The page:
De Stijl records out of Minneapolis, MN has decided to blow our minds with a three-LP set of music by Hototogisu, which is the partnership of Vibracathedral Orchestra’s Matthew Bower and Double Leopards’ Marcia Bassett; this record is Matthew solo, circa 2001. True to the evocation of the duo’s name, that of a Japanese songbird heralding the coming summer, the music plays with contemplative bliss and edged rock psychosis. Edition of 300 copies and as fine a grip you’ll find all year. De Stijl has no site but this LP and maybe other shite from the label can be located through Eclipse, Fusetron, and in the UK, Volcanic Tongue (who have all kinds of weird, handmade-by-Marcia Hototogisu shirts and hoodies). If you can stand to have a CD enter your realm you may wanna seek the Hototogisu Swoon Scream/Heavy Blossom CDR which is available through Foxy Digitalis. Also awesome.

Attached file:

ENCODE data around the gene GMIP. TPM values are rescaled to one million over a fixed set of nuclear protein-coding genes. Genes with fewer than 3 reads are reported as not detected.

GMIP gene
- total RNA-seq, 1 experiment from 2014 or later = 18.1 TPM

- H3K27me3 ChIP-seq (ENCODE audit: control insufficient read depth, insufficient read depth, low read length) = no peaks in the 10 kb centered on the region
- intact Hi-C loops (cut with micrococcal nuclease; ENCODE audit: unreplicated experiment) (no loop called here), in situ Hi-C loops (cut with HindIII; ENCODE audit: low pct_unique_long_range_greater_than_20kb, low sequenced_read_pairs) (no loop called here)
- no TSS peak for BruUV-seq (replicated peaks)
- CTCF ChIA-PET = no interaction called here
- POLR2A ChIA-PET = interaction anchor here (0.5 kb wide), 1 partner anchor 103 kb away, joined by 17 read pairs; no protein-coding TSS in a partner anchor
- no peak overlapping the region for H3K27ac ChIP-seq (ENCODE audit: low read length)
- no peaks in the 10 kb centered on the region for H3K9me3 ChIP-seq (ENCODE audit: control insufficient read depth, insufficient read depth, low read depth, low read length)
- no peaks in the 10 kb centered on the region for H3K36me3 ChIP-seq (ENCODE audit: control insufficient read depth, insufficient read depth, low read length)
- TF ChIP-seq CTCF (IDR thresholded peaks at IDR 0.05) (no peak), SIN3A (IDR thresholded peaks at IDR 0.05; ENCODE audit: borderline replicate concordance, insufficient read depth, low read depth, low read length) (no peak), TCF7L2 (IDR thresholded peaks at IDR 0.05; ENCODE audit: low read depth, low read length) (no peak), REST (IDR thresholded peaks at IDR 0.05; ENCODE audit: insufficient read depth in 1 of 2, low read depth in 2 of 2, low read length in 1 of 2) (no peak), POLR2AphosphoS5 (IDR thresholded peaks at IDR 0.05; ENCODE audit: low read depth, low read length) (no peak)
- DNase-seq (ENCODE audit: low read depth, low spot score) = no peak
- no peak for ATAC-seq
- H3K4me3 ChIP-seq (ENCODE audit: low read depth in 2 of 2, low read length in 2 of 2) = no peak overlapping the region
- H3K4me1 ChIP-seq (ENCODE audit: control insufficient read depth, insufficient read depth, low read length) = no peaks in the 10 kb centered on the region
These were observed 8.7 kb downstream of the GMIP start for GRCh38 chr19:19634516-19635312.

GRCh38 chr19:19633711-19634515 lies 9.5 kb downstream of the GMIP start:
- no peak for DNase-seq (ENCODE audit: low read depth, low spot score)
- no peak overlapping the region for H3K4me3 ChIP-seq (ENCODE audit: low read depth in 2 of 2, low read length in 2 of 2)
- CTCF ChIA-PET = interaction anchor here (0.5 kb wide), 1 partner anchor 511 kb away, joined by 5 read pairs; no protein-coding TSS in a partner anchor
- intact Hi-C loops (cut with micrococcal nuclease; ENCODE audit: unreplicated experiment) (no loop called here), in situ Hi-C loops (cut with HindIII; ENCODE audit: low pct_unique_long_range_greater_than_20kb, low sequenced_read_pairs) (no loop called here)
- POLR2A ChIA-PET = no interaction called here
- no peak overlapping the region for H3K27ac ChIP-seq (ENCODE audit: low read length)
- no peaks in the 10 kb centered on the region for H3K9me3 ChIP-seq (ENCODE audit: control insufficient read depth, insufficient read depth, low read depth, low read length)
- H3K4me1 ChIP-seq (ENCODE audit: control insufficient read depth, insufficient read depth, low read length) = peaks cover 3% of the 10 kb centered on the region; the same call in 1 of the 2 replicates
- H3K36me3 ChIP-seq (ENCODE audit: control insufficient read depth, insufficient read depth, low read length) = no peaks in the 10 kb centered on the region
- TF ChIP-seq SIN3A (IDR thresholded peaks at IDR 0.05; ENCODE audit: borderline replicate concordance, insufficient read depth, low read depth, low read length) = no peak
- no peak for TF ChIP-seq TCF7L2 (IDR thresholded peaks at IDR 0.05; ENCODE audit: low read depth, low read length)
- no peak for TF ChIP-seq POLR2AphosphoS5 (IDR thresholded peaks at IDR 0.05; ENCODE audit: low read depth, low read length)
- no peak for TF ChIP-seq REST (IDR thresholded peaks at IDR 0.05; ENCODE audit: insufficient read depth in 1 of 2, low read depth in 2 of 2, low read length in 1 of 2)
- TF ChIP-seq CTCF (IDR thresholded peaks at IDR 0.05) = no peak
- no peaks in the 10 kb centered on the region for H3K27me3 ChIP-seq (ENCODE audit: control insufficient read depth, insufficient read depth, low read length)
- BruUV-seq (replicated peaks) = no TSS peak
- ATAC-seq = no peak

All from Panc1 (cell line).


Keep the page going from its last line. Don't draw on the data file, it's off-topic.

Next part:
Awesomeness seems to be in the air around Sacramento lately as well. Beside the A-Frames and Doug Blazek, there’s been all that stuff from SS Records and related fall-out. It’s almost enough to make you wanna visit the place. Craziest Sacto object today is the new LP by Sexy Prison, Italians Who Just Saw Rocky (Nascar). These guys have a rep for being a disturbed disco kinda duo, but the sounds here are much less beatoid than they are nutsoid. Lotsa punk moves, tape noise spluttering in from dark corners, mooky sounds busting up through the floorboards and all that. And there are beats, and you can imagine hot pants pretty easily while you listen to this, but it’s really more like some kinda pure electro-hawk-aggro move dressed up for Saturday night in the Bronx. More oriented towards pure ass-grindery is the new 12” by space-fops, Glass Candy. Life After Sundown (Troubleman Unlimited) combines three version of the track (straight, instrumental & acapella) for your very own sugar hop fiesta. What the hell?